Pasteurized Of The Past: Golden Gallon Milk Jug

Wednesday, June 16, 2004 - by Harmon Jolley
Former Golden Gallon Milk Jug. Click to enlarge.
Former Golden Gallon Milk Jug. Click to enlarge.

The Golden Gallon Milk Jug drive-throughs conclude the “Pasteurized of the Past” series. Long-time Chattanooga residents will recall the drive-throughs, for they were once along busy highways in nearly every neighborhood. The Milk Jugs essentially played the part of the milkman in reverse; that is, the customer drove from home to the store to pick up dairy products.

In 1959, two young entrepreneurs, Ray Moss, Jr. and Lyle Finley, founded the Golden Gallon Milk Jug Stores, Inc. Mr. Moss grew up on a dairy farm that was located near present-day Bonny Oaks Drive and Highway 153. He was a star football player at Central High School and at the University of Tennessee in Knoxville. Mr. Finley’s family was active in the grocery business.

During the first twenty months of operation, Golden Gallon opened a new store each month. The locations were carefully selected to promote business. Most were on the right-hand side of streets leading away from downtown, so that customers could easily enter and exit the stores. The Milk Jug buildings had a small footprint, and could be fit onto a small parcel. There were two drive-through lanes which stopped under a roof overhang. There, the customer rolled down the car window, and placed the order. Typically, there was only one employee per store, and that person would alternate between the two lanes.

The 1961 city directory lists these locations of Golden Gallon Milk Jugs:
* 3212 Dayton Boulevard
* 4001 Ringgold Road
* 5738 Ringgold Road
* 2303 Glass Street
* 5948 Brainerd Road
* 4300 Dodds Avenue
* Hixson Pike at Old Hixson Pike
* 3015 Kelly’s Ferry Road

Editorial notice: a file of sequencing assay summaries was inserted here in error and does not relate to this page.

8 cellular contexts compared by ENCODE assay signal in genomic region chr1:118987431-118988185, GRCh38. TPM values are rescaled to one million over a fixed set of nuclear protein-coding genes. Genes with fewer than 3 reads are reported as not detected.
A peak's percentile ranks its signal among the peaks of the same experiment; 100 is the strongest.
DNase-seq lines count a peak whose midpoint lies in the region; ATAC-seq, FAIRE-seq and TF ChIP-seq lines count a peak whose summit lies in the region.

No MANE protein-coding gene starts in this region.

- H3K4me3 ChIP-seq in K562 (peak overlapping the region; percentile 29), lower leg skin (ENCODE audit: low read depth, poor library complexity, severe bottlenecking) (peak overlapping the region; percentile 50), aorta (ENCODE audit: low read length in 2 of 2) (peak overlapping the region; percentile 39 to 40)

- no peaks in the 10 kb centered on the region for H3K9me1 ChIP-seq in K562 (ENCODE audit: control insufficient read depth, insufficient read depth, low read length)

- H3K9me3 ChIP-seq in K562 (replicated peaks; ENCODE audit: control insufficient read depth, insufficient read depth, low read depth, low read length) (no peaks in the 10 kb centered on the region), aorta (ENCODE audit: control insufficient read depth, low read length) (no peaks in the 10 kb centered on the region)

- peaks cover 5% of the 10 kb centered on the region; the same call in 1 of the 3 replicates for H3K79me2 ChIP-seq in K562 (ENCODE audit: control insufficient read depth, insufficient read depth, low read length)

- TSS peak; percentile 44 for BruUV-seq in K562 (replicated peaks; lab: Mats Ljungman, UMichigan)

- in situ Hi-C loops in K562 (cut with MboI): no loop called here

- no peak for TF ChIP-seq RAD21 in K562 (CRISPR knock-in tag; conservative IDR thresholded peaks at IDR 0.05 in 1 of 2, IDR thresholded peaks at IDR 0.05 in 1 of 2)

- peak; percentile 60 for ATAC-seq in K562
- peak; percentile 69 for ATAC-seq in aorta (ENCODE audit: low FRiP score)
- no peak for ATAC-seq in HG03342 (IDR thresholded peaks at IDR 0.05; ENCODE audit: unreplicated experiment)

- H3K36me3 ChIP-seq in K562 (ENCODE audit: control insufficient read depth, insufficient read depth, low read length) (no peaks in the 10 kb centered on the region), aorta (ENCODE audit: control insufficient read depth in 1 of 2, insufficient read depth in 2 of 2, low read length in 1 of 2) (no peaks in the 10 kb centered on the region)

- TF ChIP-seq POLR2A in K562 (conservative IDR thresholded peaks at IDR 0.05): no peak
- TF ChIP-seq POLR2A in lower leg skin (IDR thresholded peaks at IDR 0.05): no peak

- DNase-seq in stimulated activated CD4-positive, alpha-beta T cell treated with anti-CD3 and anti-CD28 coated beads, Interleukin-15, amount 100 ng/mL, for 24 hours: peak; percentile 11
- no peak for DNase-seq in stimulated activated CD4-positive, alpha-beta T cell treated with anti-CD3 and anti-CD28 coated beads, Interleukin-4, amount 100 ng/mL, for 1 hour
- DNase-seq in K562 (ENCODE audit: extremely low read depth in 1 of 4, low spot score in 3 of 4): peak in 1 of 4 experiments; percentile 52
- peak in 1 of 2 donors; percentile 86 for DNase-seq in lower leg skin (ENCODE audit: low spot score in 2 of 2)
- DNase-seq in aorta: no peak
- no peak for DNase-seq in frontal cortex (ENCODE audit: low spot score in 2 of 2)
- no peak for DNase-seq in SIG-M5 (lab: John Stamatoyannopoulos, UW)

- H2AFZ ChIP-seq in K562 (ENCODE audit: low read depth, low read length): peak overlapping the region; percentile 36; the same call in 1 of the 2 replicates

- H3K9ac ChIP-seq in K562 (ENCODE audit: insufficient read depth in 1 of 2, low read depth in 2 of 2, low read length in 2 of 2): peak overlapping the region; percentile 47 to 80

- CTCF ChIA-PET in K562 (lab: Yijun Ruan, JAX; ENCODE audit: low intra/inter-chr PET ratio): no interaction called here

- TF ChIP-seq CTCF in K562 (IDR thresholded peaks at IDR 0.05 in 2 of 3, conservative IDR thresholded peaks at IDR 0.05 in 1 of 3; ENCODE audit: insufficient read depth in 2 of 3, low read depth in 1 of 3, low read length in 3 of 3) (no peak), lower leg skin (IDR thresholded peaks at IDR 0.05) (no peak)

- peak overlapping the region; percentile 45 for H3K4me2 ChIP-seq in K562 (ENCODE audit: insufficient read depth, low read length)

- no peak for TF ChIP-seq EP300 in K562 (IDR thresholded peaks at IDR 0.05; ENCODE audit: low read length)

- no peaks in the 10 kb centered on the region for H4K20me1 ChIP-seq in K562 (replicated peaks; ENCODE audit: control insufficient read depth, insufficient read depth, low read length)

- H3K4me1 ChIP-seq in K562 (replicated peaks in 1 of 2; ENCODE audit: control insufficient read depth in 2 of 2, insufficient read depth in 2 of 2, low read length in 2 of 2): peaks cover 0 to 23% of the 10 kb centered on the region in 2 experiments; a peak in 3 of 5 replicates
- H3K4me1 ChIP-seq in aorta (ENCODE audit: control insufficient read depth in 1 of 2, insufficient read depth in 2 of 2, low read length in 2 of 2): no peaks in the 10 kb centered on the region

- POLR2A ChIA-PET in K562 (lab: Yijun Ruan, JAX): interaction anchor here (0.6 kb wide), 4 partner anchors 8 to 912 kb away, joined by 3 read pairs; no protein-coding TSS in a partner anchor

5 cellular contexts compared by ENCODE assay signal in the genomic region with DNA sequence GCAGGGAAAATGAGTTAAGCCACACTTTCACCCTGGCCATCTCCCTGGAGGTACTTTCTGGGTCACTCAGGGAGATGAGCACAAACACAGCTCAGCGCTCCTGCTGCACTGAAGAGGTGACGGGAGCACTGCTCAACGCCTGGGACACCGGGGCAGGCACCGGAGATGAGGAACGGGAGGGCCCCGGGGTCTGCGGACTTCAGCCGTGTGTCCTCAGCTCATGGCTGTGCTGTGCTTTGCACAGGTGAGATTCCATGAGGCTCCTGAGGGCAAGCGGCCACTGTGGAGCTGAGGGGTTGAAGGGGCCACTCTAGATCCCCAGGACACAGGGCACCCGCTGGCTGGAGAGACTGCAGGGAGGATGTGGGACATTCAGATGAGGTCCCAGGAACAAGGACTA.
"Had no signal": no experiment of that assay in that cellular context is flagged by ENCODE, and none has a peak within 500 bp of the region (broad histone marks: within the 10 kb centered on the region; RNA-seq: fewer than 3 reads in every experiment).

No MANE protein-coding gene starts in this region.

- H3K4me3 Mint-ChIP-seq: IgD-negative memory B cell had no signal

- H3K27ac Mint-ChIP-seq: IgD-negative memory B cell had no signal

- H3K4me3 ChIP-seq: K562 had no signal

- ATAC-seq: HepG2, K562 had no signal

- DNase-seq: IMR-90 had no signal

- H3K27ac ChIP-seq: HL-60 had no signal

* 6829 Lee Highway
* 3943 St. Elmo Avenue
* 227 Signal Mountain Road

My family subscribed to the Grant-Patten Milk home delivery service, but soon switched to taking a short drive to the St. Elmo Milk Jug. My father would even take our two Chihuahuas with him in the car.

I remember that Golden Gallon sponsored the “Let’s Go to the Races” contest for a year or more. Customers picked up a horse race form at the Milk Jug. On Saturday evening, the customers would tune in to watch host Larry “The Legend” Johnson and footage of horse races. If your race form had the winning number, you won a prize. Most race forms seemed to have a horse that led most of the way, only to finish far behind.

Initially, the Milk Jugs only carried dairy products. To increase business, Golden Gallon added to the product lineup over the years. Icee machines, later replaced by Frozen Coke, served up frosty treats on a hot day. In 1972, Golden Gallon began to move away from the small drive-through stores by building “farm stores,” that offered more variety of products. Self-service gasoline pumps were added in 1973. Prior to the 1973 oil embargo, gas sold for 19 cents a gallon in Chattanooga. The Golden Gallon chain continued to grow by adding stores in the tri-state area, and sometimes by acquisition. In 1981, the 7-Eleven stores in Chattanooga were bought, followed by the 1983 purchase of the Stop-n-Go locations.

At some point, “Milk Jug” was dropped from store names, while larger stores continued to replace the smaller, original ones. By 1994, only two drive-throughs were left. Some were converted to other uses. The Signal Mountain Road store became Sportsman’s Barbecue, and the St. Elmo Avenue location was turned into an Armando’s Hamburgers.